Intensive federal deliberations are under way on whether to stockpile a vaccine against the H7N9 flu virus that emerged this spring in China, similar to the government's response to the H5N1 avian flu threat, health officials said today.
In the meantime, vaccine companies are getting ready to produce enough vaccine for clinical trials, which are slated to begin in August, according to an update presented before the National Vaccine Advisory Committee (NVAC), an outside group that assists the US Department of Health and Human Services (HHS). The meeting was broadcast live on the Web.
Robin Robinson, PhD, director of the HHS' Biomedical Advanced Research and Development Authority (BARDA) told the group that over the past 4 years federal health officials have used an assessment tool to weigh the risks of novel flu viruses and consider any steps to take with vaccine and other preparedness activities.
He said the risk weighting for H7N9 virus and the 2009 H1N1 virus bear some resemblances, with an uncanny similarity in timing. "It's been 4 years and 1 week since I was here to talk about possible pandemic vaccine efforts [for the 2009 pandemic H1N1 virus]," Robinson said.
When the variant H3N2 virus popped up at state and county fairs in the United States last summer, federal officials used the same risk-assessment tool and decided to go only as far as making enough vaccine for clinical trials, he said. However, if the H7N9 virus evolves to support sustained human-to-human transmission, the government would consider a large-scale vaccine campaign.
In stockpiling discussions, federal officials are weighing factors such as whom to vaccinate, what vaccine platforms to include, production capacity, timing, and cost, Robinson said. A decision on stockpiling could come this summer, he added.
Vaccine development details
So far nine different H7N9 seed strains have been developed for vaccine production, and most of them were made with reverse genetics. However, Robinson said some classic reassortants are starting to emerge.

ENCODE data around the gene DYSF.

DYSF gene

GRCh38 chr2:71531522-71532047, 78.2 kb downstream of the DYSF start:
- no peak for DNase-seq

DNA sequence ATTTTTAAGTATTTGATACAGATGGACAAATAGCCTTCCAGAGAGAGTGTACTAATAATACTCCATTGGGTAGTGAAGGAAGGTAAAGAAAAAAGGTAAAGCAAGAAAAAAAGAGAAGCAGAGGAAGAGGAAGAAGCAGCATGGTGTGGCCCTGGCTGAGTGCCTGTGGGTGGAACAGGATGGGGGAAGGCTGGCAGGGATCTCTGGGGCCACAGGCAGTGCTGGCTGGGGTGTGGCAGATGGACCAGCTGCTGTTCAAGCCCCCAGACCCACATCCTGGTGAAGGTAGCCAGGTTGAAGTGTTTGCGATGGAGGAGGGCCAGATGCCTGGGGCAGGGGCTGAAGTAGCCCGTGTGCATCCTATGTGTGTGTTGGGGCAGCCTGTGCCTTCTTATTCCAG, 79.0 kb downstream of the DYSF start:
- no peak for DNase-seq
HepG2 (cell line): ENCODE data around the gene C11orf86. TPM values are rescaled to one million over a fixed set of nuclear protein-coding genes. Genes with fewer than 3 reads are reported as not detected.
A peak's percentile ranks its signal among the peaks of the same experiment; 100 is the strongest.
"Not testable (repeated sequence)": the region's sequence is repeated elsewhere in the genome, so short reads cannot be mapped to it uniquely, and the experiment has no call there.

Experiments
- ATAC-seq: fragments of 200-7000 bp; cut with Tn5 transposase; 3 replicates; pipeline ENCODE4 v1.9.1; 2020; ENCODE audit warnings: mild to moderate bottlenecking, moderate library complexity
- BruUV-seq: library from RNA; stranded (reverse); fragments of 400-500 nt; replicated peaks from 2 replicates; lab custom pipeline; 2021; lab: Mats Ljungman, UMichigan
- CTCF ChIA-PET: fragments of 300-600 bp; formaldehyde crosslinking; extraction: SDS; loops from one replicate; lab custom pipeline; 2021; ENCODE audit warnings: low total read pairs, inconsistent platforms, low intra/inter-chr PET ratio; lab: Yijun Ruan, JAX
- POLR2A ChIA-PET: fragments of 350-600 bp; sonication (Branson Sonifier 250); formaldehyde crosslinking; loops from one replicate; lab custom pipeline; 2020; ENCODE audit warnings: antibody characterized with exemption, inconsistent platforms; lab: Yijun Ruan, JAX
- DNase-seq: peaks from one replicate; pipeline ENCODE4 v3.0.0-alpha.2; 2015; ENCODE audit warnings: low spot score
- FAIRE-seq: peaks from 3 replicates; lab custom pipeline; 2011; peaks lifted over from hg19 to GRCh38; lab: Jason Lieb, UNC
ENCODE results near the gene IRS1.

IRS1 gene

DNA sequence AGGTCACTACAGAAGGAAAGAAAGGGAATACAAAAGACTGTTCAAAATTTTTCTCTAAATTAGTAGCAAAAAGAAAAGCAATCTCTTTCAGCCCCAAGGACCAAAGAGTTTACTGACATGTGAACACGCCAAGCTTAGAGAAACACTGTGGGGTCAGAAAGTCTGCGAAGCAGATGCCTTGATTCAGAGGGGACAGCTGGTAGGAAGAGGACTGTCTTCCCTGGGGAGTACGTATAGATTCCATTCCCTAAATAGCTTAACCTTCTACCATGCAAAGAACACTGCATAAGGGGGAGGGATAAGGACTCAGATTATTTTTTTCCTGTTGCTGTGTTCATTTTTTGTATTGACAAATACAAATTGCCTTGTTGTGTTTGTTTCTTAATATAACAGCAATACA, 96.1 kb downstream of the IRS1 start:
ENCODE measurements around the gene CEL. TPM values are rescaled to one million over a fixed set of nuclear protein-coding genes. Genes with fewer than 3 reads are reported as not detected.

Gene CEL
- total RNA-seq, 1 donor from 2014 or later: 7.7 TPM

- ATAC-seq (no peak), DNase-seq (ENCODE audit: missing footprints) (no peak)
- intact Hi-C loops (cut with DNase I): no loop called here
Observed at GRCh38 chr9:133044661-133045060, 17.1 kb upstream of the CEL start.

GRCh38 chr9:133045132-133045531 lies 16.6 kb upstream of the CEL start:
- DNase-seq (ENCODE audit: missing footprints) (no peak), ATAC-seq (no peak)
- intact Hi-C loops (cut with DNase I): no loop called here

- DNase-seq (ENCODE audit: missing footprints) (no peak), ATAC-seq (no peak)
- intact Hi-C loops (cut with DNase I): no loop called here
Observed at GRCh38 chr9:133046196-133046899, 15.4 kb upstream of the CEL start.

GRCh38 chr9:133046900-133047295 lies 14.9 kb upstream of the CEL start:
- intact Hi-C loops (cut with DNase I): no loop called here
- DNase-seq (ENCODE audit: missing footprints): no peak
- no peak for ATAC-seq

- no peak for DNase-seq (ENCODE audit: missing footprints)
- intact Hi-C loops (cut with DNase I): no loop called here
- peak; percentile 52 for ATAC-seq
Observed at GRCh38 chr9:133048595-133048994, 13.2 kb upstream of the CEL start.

Reminiscent of the 2009 H1N1 vaccine, health officials are seeing disappointing yields of antigen with the vaccine seeds used with traditional egg-based production methods, Robinson said. Lower-than-expected antigen yield was one factor that hampered the H1N1 vaccine in its early stages of production. However, he said one change from 2009 is that scientists can recognize that issue up front. Officials saw antigen yield increase in 2009 as production of the pandemic vaccine hit its stride.
A major difference between 2009 and now is that the H7N9 trials will include two new platforms—cell based and recombinant. "We have more tools in our toolbox," he said.
In October 2012 a 3-year review of existing influenza vaccines called out gaps in protection, especially in older people. Its researchers said the newest vaccine technology targets the same part of the flu virus—the hemagglutinin (HA) head—as traditional vaccines and aren't likely to yield substantial efficacy improvements.
The group, from the University of Minnesota's Center for Infectious Disease Research and Policy, publisher of CIDRAP News concluded that new approaches are needed, such as vaccines that target the HA stalk, and that major national and global efforts are required to overcome significant challenges in producing a game-changing flu vaccine.
Progress on the recombinant vaccines is running a little ahead of the traditional vaccines, with better antigen yields so far, Robinson said, predicting that the first vaccine lots will be released in July, with the first clinical trials to launch in August. "That may sound familiar, because that's when we started testing the H1N1 vaccine," Robinson said.